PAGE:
This is the first blog entry going over specific features in the new Community Content System. See the full announcement for more information:
Our Community Content System allows administrators to create blocks that can be used anywhere within the CCS framework and anywhere within the forums, blogs, galleries, or any other IPB applications. Blocks are small content includes that can contain practically anything.
CCS allows you to create 3 main types of blocks.
You can create custom blocks which can contain anything you want. CCS allows you to edit custom blocks in raw HTML mode, bbcode mode (using the RTE from the forums), and raw PHP mode. The first two methods are pretty self explanatory - what you enter is what is displayed. The raw PHP block mode allows you to enter PHP code (you simply print or echo the output) and the result will be displayed where the block is set on the page. Using raw PHP mode, you can extend the system quite a bit to accomplish whatever you want.
Plugin blocks allow the administrator to select an available plugin to include. Examples that are included with CCS by default include:
- Welcome block
- Online friends
- Online users
- Watched content
We should note that these plugins are completely abstracted from the system, so adding new plugins does not require any file modifications. You simply upload a new folder to the appropriate location, import an XML file in the admin control panel, and the block is ready for use! We expect modification authors will create some interesting plugins once they get their hands on the framework.
Feed blocks allow administrators to create "feeds" of data from their forums (or from an external RSS feed) to display. Feed blocks, like plugin blocks, work through a plug-n-play setup whereby you upload a file that defines certain methods and CCS will automatically detect the new feed type and allow administrators to create feeds from other sources. Default feed source options include:
Each feed type can have multiple sources - for instance, the forum feed type allows you to pull forums (e.g. to create a forum "tree"), topics (e.g. for a "most viewed topics" block), and replies (e.g. a latest replies block). Feed types can define filtering, sorting and limiting options.
A few examples you can easily implement with no coding knowledge required:
- Featured blog entry block
- Latest topics block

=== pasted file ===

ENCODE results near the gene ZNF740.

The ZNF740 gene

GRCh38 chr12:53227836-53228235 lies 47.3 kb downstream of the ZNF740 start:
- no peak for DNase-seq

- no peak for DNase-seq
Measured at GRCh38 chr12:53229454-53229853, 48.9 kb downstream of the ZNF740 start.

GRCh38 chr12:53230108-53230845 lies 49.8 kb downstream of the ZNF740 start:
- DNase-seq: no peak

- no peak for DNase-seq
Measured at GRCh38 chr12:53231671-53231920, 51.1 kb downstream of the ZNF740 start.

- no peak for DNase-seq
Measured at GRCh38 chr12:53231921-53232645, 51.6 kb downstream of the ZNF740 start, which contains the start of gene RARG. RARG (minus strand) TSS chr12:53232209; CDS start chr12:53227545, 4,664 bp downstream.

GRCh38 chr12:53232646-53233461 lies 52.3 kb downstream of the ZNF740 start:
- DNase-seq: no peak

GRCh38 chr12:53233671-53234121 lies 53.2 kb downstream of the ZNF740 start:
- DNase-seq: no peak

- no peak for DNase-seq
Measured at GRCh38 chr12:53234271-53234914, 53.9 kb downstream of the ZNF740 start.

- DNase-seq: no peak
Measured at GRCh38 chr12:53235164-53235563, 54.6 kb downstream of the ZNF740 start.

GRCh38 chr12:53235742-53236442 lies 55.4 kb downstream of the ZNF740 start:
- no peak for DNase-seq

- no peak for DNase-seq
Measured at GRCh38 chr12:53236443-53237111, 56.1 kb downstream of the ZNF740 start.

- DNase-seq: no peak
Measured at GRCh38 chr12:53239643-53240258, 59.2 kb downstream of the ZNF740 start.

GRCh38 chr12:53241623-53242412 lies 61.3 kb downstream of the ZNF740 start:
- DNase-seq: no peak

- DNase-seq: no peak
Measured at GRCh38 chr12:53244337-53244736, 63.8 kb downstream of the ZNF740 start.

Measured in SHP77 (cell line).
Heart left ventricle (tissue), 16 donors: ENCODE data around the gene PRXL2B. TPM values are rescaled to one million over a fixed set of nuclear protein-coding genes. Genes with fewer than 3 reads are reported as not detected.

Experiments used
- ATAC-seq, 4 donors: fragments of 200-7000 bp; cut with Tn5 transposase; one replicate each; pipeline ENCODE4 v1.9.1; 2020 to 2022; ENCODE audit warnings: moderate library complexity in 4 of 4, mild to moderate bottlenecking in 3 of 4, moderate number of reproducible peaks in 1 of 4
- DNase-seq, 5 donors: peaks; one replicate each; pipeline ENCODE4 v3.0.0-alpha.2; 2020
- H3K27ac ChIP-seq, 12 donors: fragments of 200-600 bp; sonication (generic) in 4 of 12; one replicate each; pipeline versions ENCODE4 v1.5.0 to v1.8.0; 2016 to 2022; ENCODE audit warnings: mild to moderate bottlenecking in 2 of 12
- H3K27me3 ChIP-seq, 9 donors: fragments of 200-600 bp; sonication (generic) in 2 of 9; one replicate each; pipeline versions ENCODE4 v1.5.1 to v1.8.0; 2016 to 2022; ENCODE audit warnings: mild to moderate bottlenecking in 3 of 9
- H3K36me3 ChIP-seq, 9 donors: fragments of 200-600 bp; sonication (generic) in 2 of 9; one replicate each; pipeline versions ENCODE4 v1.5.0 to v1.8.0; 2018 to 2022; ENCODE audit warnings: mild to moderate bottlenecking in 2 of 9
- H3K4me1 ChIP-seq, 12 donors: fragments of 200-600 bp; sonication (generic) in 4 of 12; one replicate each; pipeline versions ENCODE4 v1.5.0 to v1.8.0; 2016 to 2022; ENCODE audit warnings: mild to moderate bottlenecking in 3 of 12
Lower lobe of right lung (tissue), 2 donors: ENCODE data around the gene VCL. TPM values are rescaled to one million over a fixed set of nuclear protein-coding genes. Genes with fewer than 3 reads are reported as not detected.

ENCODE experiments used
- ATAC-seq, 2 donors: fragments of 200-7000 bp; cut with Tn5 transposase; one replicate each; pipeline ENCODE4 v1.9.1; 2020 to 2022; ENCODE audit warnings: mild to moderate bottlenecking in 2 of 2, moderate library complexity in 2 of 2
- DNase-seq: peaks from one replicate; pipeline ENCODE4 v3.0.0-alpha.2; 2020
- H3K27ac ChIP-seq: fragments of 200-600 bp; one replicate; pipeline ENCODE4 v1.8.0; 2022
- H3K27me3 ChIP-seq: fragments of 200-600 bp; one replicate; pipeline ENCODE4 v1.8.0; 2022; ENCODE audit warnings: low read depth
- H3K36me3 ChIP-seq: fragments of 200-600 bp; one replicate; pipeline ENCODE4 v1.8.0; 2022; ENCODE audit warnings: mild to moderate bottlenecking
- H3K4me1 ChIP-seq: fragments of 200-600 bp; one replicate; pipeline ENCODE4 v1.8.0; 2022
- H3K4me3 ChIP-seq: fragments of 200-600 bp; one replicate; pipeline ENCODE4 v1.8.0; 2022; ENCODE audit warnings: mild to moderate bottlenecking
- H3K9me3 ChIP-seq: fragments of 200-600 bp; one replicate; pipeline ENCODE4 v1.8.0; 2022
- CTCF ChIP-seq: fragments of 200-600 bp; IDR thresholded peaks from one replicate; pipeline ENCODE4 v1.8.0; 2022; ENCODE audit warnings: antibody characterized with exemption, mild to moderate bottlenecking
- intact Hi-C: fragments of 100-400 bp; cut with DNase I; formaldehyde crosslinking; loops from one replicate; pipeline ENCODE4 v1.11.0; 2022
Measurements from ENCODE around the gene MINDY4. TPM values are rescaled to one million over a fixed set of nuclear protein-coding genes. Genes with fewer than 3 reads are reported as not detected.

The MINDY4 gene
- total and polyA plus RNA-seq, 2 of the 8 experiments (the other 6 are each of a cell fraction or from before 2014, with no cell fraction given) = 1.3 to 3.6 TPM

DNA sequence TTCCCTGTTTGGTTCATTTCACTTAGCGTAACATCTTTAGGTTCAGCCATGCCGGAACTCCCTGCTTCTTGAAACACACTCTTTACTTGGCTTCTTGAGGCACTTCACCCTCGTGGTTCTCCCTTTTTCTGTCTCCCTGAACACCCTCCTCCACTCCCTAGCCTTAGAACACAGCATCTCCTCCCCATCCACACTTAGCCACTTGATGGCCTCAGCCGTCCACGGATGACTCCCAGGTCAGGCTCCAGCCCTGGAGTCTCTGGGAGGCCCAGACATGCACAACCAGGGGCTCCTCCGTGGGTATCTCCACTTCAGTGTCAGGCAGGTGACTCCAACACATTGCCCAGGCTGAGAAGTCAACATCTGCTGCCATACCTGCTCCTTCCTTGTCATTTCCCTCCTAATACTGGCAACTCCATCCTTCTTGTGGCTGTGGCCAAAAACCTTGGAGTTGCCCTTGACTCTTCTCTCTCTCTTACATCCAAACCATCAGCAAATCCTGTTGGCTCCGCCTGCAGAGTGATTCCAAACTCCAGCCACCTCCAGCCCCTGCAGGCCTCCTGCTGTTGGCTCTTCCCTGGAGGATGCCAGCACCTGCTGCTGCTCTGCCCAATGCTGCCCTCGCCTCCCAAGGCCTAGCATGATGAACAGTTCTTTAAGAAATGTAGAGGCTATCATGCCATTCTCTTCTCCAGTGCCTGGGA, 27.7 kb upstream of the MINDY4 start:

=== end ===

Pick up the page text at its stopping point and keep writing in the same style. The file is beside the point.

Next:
- Top posters block
- Random gallery images block
- Upcoming calendar events block
- Latest news from CNN
Most feed types allow ordering by a date field (e.g. "latest"-style blocks), ordering by "random", and ordering by other fields specific to the feed type and source. It would be difficult to detail each possible configuration in a single blog entry, so we encourage you to simply look for yourself when CCS is available.
There are several other block-specific options you might be interested in. For instance, each block can be cached (or not) independently, and you can elect to hide blocks entirely if there is no content to show (rather than seeing an empty block). Each block creates a skin template unique to it, so you can edit each block's skin template independently of any other block for full customization.
Blocks are created through a wizard interface, allowing us to step you through the process entirely. Once created, however, you can quickly edit the template without relaunching the entire wizard process, allowing for faster customization of your site. The wizard interface allows the block process to step you through creation and present you with options specific to the block you are defining.
Additionally, blocks are not restricted to the CCS framework. Blocks are parsed through a template plugin tag, which means that you can add a block to any skin template in IPB. If you created an RSS feed block from your website, for example, you could easily display this block right on your forum index. Or you could create a block with advertisements in it, and use the IPB skin system to display this block anywhere within IPB. Blocks use the full power of the skin system, so you can embed blocks within blocks, use template conditionals, and do anything else that you can do within any other skin template. This means you can even add hook points in your blocks, and use the new IP.Board 3.0's hook features to extend blocks even further!
With all of this in mind, we believe you will find there is no end to the amount of customization that can be acheived through the blocks functionality provided by CCS.